April 6, 2011
The Obama administration is doing the right thing by trying to ease President Ali Abdullah Saleh of Yemen from office. It should have started weeks ago, after Mr. Saleh’s supporters opened fire on protesters and more than 50 people were killed, turning most of the country against him. With the civilian death toll mounting and the military too divided and preoccupied to pursue a dangerous Al Qaeda affiliate, Mr. Saleh’s swift departure is essential.
Washington has begun privately telling American allies that Mr. Saleh, who had said that he would step down at year’s end, should leave now. Saying this publicly might speed the process, improve this country’s image with Yemenis and make it more likely that a successor government would cooperate in the fight against terrorism.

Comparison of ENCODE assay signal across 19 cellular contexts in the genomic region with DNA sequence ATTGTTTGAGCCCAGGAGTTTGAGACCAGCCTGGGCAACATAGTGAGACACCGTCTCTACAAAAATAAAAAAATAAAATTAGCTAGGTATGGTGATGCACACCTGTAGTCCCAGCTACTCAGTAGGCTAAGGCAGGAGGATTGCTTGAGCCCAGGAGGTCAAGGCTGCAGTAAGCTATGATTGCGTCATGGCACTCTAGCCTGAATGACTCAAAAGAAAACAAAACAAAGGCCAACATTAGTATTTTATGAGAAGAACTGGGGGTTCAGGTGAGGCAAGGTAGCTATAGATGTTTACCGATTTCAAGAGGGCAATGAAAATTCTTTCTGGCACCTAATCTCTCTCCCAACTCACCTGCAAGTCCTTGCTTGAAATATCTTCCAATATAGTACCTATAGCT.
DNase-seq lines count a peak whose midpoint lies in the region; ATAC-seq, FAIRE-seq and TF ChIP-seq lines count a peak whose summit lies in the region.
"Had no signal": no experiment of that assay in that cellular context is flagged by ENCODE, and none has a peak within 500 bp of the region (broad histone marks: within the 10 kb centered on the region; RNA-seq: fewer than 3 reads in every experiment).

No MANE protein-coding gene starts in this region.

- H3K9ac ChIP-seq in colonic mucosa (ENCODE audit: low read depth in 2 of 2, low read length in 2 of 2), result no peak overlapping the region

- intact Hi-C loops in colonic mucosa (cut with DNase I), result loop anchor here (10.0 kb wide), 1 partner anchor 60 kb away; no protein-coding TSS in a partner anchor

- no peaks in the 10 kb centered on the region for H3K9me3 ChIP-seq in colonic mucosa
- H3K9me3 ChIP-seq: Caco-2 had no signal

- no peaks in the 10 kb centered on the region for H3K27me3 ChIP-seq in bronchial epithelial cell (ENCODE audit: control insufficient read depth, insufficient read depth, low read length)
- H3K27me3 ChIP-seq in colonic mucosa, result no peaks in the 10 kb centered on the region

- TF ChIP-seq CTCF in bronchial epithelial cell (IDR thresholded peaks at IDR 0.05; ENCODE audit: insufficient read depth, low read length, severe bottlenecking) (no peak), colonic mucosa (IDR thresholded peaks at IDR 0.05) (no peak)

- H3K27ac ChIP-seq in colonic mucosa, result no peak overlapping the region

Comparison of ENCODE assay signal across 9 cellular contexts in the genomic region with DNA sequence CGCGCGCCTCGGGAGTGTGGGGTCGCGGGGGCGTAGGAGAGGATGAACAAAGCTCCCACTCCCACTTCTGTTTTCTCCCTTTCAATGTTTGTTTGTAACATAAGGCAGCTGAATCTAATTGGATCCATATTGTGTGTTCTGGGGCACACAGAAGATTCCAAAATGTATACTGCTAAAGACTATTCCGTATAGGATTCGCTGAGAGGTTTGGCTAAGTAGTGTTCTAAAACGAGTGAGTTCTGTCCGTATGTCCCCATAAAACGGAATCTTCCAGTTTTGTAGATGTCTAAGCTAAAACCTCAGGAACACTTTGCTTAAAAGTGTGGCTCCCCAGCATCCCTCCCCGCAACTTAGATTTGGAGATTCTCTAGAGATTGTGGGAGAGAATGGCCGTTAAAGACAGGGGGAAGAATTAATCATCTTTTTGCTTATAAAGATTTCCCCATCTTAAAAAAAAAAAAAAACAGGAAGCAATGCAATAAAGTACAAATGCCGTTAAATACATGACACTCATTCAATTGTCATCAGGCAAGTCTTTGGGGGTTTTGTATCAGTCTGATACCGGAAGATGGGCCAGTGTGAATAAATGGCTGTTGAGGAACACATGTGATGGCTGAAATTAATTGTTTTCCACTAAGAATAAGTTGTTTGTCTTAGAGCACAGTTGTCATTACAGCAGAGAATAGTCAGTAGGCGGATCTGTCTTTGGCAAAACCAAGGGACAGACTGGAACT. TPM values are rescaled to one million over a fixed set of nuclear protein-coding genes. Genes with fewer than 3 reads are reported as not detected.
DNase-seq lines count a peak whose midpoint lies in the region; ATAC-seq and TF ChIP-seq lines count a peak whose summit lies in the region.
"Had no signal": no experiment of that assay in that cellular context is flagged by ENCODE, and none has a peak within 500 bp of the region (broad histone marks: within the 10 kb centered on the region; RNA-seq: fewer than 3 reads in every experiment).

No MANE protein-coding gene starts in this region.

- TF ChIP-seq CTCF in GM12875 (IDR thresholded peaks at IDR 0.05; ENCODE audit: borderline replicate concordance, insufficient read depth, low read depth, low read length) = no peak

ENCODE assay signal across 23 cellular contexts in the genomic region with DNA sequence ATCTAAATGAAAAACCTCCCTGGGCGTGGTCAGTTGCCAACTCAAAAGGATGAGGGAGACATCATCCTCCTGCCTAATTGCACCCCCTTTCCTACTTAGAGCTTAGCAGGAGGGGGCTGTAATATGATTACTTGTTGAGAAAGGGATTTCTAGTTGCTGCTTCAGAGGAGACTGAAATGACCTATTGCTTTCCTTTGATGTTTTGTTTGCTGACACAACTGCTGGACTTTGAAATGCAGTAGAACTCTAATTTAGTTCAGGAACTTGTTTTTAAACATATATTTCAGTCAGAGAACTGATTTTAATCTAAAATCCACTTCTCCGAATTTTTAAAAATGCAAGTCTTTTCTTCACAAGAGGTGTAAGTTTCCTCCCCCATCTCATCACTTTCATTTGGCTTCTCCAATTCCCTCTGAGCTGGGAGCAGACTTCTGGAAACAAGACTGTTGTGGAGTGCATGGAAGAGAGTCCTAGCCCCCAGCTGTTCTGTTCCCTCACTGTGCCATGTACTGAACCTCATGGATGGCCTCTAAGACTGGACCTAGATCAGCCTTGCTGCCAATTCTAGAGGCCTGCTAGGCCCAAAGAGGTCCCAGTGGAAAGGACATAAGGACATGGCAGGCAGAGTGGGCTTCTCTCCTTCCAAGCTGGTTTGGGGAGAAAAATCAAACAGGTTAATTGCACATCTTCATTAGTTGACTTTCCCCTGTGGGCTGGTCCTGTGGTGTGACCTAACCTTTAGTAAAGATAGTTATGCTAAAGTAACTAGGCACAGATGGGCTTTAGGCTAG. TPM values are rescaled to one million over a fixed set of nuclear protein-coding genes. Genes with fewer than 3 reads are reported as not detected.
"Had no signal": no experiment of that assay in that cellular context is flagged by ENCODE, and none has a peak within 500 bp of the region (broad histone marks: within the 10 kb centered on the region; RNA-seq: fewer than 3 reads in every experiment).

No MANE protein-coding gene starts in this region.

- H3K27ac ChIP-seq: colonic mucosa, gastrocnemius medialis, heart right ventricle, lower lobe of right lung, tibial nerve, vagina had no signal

¶ The United States has important strategic interests in Yemen. The local Al Qaeda branch has been linked to the Fort Hood shootings and the attempted bombing of a Detroit-bound airliner. Mr. Saleh allowed the United States to launch missile strikes against Al Qaeda operatives, even claiming responsibility. His military, with American training and intelligence, had been battling them on the ground. But his repression has split the army and drawn elite units to the capital to defend his regime, giving Al Qaeda more room to operate.
¶ Yemen needs to move ahead without President Saleh and with more American support. Two months of unrest, and the expensive promises Mr. Saleh has made to try to retain power, have triggered food shortages and a currency crisis. A swift, smooth transition is in everyone’s interest. And as Washington works out new policies toward Yemen, it must remember that the most reliable allies are those who heed, not shoot, their own people.